Geoscience Research Institute Calls for a ‘Biblically Sound Statement on Abortion,’” by the Geoscience Research Institute, October 4, 2019

An Open Letter Concerning the Adventist Church’s Abortion Guidelines,” by Mark B. Johnson, October 4, 2019

A Clinical Ethicist’s Perspective on Creating a New Abortion Statement,” by Mark F. Carr, October 2, 2019

"Abortion Rates and Ratios Continue Dropping in the United States" by David Larson, September 27, 2019

Our Abortion Guidelines Are Too Good to Replace” by David Larson, September 16, 2019

Abortion Law: Adventist Leaders Active Behind the Scenes” by Kent Kingston, September 18, 2019

Amidst Growing Criticism Adventist Church is Revisiting Abortion Position” by Michael Peabody, September 23, 2019

Adventist Church Works to Clarify Its Stance on Abortion,” Adventist News Network, August 30, 2019

The Seventh-day Adventist Church’s Official Guidelines on Abortion, approved and voted by the General Conference of Seventh-day Adventists Executive Committee at the Annual Council session in Silver Spring, Maryland, October 12, 1992.

This article originally appeared in the current Spectrum print journal, volume 47, issue 3, which includes several articles on abortion.

Did you know? It is our generous journal subscribers who fund what you read on the website. Please consider subscribing today to help support the work that Spectrum does now and in the future.

Already a subscriber? Thank you! We greatly appreciate your support and invite you to click here to learn about additional ways you can support Spectrum /Adventist Forum. As a 501(c)(3) nonprofit organization, all gifts are tax-deductible, and you will receive a tax receipt for your records.

We invite you to join our community through conversation by commenting below. We ask that you engage in courteous and respectful discourse. You can view our full commenting policy by clicking here.

This is a companion discussion topic for the original entry at

What I find amusing is that commentators opposed to abortion express derision at the notion that for consistency’s sake they should also be opposed to birth control and the killing of sperm. They don’t realize that for millennia Christians have been opposed to birth control and the killing of sperm. The commentators are unaware that the same texts cited in the proposed Statement have been marshaled in opposition to birth control and the killing of sperm. The commentators are also unaware that giants of the Christian faith, such as Augustine, Martin Luther, John Calvin, and John Wesley, were opposed to birth control and the killing of sperm. This statement by Augustine is so typical of historical Christian thinking:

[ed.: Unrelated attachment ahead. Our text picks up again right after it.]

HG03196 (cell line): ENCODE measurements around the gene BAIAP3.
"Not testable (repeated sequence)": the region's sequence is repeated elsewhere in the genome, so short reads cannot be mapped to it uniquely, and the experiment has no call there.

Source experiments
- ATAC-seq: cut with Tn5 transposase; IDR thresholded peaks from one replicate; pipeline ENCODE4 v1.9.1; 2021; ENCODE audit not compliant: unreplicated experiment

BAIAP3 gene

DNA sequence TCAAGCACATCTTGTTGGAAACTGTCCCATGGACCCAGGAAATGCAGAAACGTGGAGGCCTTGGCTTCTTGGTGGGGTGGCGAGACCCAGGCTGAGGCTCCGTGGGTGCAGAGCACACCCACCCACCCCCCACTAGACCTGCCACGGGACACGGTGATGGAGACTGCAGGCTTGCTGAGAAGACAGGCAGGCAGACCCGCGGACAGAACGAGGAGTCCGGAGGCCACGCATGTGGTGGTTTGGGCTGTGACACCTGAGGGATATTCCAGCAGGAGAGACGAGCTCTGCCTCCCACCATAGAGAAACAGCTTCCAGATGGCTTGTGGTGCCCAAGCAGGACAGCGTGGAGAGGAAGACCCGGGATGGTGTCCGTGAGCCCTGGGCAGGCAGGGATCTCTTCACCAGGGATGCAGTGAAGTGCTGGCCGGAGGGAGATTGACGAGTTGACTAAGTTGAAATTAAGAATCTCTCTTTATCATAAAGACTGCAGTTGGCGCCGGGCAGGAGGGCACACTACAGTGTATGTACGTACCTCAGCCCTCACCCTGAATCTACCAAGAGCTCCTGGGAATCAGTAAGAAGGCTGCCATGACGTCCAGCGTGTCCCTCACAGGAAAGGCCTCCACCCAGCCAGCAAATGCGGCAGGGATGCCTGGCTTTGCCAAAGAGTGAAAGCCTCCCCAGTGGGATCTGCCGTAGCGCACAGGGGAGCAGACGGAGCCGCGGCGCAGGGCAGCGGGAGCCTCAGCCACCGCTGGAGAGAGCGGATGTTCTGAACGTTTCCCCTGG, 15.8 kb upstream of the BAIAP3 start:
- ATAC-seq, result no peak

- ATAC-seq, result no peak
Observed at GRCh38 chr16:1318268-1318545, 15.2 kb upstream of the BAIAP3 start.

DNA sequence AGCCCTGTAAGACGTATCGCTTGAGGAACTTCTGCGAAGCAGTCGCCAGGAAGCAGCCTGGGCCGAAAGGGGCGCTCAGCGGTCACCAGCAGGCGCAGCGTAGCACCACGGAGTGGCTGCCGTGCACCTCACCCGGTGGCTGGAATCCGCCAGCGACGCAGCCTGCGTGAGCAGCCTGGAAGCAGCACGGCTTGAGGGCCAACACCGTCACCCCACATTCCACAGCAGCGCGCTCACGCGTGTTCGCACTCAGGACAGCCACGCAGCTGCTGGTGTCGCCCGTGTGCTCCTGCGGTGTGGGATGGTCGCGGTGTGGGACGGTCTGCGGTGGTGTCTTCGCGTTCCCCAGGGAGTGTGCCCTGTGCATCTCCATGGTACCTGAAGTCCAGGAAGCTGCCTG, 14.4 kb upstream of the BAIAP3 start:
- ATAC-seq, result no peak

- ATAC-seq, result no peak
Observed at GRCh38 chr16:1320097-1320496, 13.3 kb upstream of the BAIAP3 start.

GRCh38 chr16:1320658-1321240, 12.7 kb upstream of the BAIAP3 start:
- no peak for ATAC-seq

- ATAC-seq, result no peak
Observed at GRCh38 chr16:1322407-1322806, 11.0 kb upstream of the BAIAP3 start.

“I am supposing, then, although you are not lying [with your wife] for the sake of procreating offspring, you are not for the sake of lust obstructing their procreation by an evil prayer or an evil deed. Those who do this, although they are called husband and wife, are not; nor do they retain any reality of marriage, but with a respectable name cover a shame. Sometimes this lustful cruelty, or cruel lust, comes to this, that they even procure poisons of sterility [oral contraceptives]” (Marriage and Concupiscence 1:15:17).

Consequently, we are forced to conclude that the present agitation in the Seventh-day Adventist Church about abortion is based on feelings. Commentators feel that abortion is a violation of the Sixth Commandment, but they also feel that birth control and the killing of sperm is not a violation of the Sixth Commandment. And they do not realize that their feelings are subjective, ungrounded in neutral principles, and contradictory. Furthermore, these commentators are unaware of history, which should alert them to pitfalls that should be avoided in drafting a proposed Statement on abortion.

1 Like

They moved the abortion vote from tomorrow up to today 10/14


Political ploy? Can’t think of another reason… Given the video, seems no other feasible option.


Playin’ the latest shell game apparently.


The consensus of this group should be sound and credible especially given the fact that 3 of 24 members are “reportedly women.”

Astounding! I am in shock.


Will anyone ever know what this means?


OK Mel, give us a shot. What could “other things” be?


1 Like

From the Robert’s Rules of Order
“… adopting an agenda ensures that participants will accomplish the tasks on the agenda without getting sidetracked by other issues. A majority vote adopts an agenda. After it’s adopted, only a two-thirds vote or general consent may change the agenda.”